Could camping in the desert be dangerous? It’s possible…but you know what they say: by failing to prepare, you prepare to fail!
Nobody likes to think about the possible dangers of doing something fun. But being prepared for every eventuality is the best way to ensure that your camping and hiking experiences go as planned.
This week, we hear from David Shire who has studied infectious diseases in Israel. He writes about Leishmania, a parasitic disease that can be transmitted by desert sandflies. This type of infection causes nasty skin sores that can last for months.
Before you call off your next desert camping trip, know that contraction of Leishmania is preventable. Don’t sleep outside in the most affected areas. Make sure to wear long clothing and use insect repellent in places where these sandflies live. Then pack your bags and enjoy your desert camping trip with greater peace of mind.
Here’s what David has to say:
All About Leishmania
Of all the infectious and tropical diseases found in the Middle East, Leishmania is one of the most common. This brief article is a very general outline to the disease and more detailed reviews are available on-line.
Leishmania, “Rose of Jericho”, שושנת יריחו – is an infectious, parasitic disease caused by bites of infected Sandflies.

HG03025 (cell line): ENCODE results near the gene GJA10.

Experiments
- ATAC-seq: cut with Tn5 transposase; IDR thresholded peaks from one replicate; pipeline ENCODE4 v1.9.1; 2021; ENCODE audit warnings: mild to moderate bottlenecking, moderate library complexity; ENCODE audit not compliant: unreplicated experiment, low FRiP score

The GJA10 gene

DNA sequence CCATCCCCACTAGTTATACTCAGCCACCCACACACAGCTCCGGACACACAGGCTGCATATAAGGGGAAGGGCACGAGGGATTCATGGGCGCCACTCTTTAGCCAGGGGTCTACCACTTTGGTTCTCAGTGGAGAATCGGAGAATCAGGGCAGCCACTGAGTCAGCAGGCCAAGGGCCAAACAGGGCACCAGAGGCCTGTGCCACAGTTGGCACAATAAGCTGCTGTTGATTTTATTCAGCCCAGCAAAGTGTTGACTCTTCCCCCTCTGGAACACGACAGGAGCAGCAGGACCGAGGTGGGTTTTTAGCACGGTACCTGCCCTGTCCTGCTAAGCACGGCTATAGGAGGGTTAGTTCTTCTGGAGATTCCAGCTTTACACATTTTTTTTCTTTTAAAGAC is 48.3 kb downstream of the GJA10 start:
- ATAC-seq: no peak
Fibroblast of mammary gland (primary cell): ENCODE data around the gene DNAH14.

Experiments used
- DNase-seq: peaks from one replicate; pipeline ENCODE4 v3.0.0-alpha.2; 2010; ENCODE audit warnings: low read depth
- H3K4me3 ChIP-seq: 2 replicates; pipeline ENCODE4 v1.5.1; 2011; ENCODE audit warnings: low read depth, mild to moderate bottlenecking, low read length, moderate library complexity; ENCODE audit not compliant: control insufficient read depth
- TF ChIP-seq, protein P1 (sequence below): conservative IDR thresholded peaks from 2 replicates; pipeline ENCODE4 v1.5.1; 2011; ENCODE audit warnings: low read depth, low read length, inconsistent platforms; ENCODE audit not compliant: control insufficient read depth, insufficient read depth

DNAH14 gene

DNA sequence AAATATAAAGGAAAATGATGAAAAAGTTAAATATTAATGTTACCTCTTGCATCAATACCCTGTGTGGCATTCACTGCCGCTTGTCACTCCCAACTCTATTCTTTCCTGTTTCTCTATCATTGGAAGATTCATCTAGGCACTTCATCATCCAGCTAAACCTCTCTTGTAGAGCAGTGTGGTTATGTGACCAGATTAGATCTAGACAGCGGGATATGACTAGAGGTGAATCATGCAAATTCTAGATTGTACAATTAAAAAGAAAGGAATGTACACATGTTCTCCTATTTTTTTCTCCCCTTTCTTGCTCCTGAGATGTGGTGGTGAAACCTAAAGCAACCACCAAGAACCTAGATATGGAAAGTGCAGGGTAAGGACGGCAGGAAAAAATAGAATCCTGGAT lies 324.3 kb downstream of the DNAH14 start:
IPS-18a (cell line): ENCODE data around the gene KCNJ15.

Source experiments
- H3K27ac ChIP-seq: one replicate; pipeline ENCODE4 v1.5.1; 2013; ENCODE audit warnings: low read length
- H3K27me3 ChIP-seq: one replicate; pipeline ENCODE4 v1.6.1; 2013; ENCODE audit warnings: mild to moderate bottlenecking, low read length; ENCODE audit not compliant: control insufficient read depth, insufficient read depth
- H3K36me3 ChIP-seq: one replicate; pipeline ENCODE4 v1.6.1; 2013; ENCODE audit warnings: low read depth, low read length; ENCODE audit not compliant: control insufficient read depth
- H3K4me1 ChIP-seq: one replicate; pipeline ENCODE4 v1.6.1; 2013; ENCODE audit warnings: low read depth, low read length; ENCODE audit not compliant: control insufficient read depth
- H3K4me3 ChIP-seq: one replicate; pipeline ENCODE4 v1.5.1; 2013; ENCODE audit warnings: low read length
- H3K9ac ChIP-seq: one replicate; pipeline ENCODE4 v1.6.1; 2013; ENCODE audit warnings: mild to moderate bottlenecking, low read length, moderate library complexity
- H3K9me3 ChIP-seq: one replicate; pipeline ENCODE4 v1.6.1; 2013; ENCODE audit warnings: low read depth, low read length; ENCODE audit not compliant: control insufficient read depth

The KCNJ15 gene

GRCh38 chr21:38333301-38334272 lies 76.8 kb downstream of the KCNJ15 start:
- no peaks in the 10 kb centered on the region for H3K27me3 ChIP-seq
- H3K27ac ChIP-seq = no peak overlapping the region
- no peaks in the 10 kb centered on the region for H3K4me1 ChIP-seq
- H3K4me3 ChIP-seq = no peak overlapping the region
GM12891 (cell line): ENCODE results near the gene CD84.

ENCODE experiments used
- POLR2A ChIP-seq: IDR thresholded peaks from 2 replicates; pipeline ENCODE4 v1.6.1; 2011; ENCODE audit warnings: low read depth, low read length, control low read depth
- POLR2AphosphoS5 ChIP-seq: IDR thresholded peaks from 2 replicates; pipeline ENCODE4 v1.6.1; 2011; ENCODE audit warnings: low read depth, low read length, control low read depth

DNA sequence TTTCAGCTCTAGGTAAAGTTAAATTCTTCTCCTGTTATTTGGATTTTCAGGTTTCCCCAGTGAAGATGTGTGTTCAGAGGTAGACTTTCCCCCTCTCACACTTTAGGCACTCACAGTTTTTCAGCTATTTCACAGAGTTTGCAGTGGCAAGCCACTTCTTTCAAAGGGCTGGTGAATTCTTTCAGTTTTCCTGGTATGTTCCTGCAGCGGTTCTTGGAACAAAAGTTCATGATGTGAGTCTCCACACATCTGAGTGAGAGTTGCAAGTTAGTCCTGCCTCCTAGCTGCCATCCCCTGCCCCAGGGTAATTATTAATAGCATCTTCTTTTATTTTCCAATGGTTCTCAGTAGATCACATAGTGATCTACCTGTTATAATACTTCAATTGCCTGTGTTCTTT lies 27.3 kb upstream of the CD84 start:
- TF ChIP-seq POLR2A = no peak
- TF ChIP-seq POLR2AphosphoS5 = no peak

Before we look at Leishmania, a very brief review of the cycle of parasites: Parasites thrive and multiply in “hosts” and are transmitted from host to host by “vectors”.
Leishmania is a intracelluar Protozoa than can cause “Cutaneous Leishmaniasis” (skin sores which can develop several months after being bitten and with open sores that can last for a year or more) or “Visceral Leishmaniasis” (More common in wild animals and dogs -affecting internal organs – spleen, liver, bone marrow).
Leishmania is transmitted by female Sandflies which look like miniature mosquitoes – they are about a quarter of the size of a mosquito, which causes problems when relying on normal mosquito nets.
In nature, the host for Leishmania is the Rock Hyrax or Sand Rat, but as desert areas develop humans can also serve as hosts.
The Fine Print:
Sandflies are active during the summer – June to October – and mostly feed at night.
In Israel, specific infected areas are:
- Jordan Valley
- Northern Dead Sea Area (Jericho)
- Negev Desert
Measures to prevent Leishmania infection:
- Install very fine mesh screens on windows and doors
- Do not sleep outdoors where Rock Hyraxes and Gerbils are found.
- Use Mosquito Repellents (only those with Ministry of Health certification)
- Wear long clothing
It is essential to have the disease properly identified – usually via a hospital referral.
The symptoms of Cutaneous Leishmanias can be reduced by topically applied ointments – prescribed by a doctor.
David Shire is a Landscape Gardener at White Flower Gardening but previously was a PhD student at the Kuvin Istitute for Infectious Diseases at Hadassah Medical School, Jerusalem – studying the relationship between Hyraxes and Leishmania.